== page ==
Hard Words

When I first visited Thailand in June 2014, I was invited to “share my story” with girls who were confined to the Juvenile Detention Center in Chiang Mai.  These young women (14 – 18 years old) were all serving mandatory 5-year sentences for offenses ranging from theft to drug running to prostitution.  Many of them had been trafficked or abused.  I had never shared my personal history publicly, and struggled with the idea of “coming clean”.

What will they think of me?  And worse (in my mind), what will the missionaries present think of me?

The night before the event, my friend called and said, “Hey, I need a transcript of your talk.”  Say what?  I’m still wrestling this out with God.  Why do you need a transcript?  “I need to know the hard words,” she explained.  Hard words?  “Yes, the ones that might be difficult to translate into Thai.”

Aaaah, I see…  Growing up in alcoholism.  Childhood sexual abuse.  Early exposure to pornography.  Promiscuity.  Unwanted pregnancy.  A rape 6 weeks into college.  A difficult marriage.  Betrayal.  Divorce.  Depression.  Suicidal thoughts…  I’ve got some hard words for you.  I just don’t know if I can say them out loud.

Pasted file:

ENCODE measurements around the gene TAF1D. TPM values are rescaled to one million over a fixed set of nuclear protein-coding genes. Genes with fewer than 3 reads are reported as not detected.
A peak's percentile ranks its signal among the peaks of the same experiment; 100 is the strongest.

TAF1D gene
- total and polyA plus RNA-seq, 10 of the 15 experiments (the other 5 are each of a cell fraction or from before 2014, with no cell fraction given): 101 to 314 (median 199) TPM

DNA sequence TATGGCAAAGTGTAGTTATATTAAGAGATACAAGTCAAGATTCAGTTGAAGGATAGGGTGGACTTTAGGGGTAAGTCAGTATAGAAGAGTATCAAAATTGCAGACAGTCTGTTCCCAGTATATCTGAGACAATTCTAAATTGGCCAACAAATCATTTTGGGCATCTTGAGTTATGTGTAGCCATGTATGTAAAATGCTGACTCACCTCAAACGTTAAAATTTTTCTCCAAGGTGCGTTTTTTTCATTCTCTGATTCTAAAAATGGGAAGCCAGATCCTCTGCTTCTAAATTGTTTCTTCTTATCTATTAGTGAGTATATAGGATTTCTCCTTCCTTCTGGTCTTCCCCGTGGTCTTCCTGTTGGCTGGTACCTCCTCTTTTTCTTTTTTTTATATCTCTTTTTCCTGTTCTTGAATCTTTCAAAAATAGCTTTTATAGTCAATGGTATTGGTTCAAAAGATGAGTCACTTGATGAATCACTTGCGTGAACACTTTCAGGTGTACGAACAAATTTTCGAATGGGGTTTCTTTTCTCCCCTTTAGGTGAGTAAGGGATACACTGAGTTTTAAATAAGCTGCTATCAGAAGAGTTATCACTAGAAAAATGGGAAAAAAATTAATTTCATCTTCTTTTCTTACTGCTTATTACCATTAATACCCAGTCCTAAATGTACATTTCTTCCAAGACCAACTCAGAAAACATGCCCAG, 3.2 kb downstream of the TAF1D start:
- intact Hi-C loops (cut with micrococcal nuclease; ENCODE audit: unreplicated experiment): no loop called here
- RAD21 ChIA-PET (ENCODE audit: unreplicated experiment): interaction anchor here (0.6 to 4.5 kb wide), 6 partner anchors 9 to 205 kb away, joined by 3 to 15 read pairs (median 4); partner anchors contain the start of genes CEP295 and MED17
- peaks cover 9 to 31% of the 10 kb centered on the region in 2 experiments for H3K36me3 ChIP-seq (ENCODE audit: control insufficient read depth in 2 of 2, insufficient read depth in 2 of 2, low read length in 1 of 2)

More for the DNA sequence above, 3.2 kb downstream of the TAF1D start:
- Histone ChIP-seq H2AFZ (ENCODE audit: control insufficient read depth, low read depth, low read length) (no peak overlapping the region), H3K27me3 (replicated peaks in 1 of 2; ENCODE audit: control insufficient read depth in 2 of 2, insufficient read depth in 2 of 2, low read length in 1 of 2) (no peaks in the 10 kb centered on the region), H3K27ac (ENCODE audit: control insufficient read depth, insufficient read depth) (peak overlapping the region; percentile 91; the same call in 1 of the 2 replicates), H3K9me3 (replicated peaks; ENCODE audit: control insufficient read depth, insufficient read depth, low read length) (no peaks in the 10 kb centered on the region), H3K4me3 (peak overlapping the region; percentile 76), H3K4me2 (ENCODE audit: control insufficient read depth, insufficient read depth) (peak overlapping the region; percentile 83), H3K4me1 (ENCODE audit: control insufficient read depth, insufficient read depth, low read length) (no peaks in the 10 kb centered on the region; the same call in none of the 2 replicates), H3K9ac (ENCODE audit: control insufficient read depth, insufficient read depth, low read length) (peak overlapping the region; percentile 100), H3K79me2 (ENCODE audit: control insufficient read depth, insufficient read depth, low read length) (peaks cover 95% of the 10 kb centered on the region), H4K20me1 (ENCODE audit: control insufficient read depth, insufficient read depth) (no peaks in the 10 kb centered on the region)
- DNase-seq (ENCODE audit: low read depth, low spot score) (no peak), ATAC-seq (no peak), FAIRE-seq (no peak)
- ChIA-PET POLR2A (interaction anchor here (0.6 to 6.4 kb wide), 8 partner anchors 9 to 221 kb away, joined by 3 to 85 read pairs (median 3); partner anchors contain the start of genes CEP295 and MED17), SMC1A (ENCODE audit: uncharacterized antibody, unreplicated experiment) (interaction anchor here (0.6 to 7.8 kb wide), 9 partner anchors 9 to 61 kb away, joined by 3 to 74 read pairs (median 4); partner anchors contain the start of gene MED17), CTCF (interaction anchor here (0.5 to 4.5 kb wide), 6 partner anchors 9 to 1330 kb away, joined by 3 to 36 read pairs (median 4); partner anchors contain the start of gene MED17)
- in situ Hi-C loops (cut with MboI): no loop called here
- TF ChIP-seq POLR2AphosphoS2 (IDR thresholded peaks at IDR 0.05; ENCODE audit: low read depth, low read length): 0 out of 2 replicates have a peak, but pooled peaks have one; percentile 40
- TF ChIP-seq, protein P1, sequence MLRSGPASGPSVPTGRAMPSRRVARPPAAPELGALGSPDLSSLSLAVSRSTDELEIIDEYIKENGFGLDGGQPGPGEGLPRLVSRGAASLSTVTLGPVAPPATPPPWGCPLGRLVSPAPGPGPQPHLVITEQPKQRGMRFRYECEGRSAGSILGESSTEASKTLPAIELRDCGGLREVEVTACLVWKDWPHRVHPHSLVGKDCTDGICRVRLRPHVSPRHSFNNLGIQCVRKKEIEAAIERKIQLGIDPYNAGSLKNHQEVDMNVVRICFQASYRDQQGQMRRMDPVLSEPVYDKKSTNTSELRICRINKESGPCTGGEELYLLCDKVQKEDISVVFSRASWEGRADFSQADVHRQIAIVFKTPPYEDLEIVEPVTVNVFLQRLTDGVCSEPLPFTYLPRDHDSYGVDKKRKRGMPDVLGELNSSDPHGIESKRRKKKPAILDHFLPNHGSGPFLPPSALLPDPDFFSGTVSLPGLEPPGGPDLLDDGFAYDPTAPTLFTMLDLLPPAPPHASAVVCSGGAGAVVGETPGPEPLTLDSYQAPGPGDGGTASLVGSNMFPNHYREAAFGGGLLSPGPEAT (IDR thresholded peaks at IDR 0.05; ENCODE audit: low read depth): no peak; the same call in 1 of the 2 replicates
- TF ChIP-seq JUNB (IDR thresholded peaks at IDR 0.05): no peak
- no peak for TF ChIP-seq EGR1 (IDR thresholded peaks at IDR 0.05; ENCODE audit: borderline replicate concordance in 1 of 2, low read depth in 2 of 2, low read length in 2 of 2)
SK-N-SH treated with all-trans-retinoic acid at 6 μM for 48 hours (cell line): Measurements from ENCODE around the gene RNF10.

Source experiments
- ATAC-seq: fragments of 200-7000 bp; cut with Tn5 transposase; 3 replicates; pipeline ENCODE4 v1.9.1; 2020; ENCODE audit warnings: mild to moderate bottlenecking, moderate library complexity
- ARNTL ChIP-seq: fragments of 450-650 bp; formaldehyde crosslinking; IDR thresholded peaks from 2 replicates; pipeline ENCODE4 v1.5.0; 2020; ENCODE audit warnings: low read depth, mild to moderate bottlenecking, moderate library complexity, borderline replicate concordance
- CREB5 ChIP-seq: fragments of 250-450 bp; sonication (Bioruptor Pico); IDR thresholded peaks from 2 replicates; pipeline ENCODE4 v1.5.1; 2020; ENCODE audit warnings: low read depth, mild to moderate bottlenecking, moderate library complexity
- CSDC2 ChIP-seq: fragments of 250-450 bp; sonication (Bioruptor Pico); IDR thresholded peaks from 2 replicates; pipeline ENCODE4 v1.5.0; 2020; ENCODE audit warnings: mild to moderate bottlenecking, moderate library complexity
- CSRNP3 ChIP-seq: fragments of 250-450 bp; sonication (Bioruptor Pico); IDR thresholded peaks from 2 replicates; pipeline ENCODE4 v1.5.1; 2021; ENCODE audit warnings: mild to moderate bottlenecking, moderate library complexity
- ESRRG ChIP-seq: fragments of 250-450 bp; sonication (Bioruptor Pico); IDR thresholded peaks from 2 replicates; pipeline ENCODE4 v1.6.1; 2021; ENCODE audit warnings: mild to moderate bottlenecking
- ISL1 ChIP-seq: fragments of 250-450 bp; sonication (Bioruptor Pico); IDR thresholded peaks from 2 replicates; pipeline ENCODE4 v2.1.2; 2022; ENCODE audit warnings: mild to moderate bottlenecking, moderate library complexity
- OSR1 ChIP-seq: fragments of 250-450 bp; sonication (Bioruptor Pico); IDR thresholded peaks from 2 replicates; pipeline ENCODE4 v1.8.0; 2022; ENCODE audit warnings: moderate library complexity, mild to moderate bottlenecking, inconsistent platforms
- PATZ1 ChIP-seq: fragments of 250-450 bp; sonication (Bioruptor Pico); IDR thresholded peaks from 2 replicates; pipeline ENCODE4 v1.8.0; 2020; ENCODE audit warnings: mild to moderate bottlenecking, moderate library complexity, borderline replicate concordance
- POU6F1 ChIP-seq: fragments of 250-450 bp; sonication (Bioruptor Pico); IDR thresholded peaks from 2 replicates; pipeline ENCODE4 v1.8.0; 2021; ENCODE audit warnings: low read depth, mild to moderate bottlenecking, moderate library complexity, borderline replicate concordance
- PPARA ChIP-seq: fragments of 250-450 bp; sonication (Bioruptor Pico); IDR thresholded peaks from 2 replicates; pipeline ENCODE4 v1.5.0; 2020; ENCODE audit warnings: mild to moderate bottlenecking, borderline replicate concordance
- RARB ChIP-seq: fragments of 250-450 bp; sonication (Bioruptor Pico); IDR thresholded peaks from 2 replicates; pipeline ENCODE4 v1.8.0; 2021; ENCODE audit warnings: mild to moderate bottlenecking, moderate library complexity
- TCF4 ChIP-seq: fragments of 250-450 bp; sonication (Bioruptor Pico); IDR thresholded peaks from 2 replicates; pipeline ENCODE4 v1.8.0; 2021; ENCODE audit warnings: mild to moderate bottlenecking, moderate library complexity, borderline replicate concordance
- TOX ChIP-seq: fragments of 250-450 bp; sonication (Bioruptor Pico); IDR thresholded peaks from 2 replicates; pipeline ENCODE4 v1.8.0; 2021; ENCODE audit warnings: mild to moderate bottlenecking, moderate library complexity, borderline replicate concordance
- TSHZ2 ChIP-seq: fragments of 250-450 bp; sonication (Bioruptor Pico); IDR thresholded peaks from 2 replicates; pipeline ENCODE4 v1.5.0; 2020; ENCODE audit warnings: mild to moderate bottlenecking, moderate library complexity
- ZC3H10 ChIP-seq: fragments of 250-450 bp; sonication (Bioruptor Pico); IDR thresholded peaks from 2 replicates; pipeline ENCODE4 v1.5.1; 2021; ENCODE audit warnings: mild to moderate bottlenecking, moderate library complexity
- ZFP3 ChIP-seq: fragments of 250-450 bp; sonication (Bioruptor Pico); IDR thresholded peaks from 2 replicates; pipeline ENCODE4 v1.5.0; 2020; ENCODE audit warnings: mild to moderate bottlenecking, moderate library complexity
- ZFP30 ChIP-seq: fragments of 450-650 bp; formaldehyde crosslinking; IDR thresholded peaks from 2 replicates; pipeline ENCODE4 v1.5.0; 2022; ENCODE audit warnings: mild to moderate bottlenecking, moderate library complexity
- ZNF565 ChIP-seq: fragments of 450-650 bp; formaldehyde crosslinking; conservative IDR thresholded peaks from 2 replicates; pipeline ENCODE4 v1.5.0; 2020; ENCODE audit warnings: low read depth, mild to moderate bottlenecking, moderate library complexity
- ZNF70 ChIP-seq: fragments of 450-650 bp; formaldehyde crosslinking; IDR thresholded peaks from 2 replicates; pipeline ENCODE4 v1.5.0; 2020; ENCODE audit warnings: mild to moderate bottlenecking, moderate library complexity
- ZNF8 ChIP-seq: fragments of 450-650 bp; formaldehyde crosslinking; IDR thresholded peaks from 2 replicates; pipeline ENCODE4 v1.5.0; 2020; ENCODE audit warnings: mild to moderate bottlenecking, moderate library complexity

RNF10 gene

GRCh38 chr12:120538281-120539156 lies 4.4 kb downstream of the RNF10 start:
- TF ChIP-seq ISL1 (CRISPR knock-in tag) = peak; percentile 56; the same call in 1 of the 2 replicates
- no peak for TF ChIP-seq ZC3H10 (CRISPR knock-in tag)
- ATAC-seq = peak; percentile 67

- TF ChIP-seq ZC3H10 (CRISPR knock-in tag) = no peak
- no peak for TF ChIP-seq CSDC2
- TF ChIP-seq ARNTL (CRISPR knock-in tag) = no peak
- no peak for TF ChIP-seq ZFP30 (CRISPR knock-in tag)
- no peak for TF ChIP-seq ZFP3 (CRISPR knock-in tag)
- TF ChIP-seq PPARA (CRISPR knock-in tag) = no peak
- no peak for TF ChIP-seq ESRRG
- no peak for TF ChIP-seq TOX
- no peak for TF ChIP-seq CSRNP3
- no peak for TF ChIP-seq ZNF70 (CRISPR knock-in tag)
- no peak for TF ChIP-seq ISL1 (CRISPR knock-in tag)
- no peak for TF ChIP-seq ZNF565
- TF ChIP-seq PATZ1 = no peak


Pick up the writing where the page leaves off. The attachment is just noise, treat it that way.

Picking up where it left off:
“You have to tell the truth, Helen,” my friend urged.  Really?  Why?  “Because,” she insisted, “these girls believe that everyone from America is rich and therefore has had a happy life.  Further, they have no concept of forgiveness, of grace, of redemption…  You are living proof of a Living Hope.”

So I said those hard words out loud for the first time three years ago in Thailand.  (The girls and the missionaries were open and kind, by the way.)

And again last month as I shared with my community of supporters in NC.

And now, on the worldwide web.  Yes, it’s terrifying.

But today I can say those words out loud because they no longer define me.  I am not defined by what has been done by me, nor by what has been done to me.  I am defined by what has been done for me on the cross.

Saying hard words out loud continues to be difficult, but freeing and healing.  As my oldest daughter pointed out, “Mom, how will people know how far God has brought you if you don’t tell them where you’ve been?”  More than a few times, it has given others the courage to say two of the hardest (yet most comforting) words:  “Me, too”.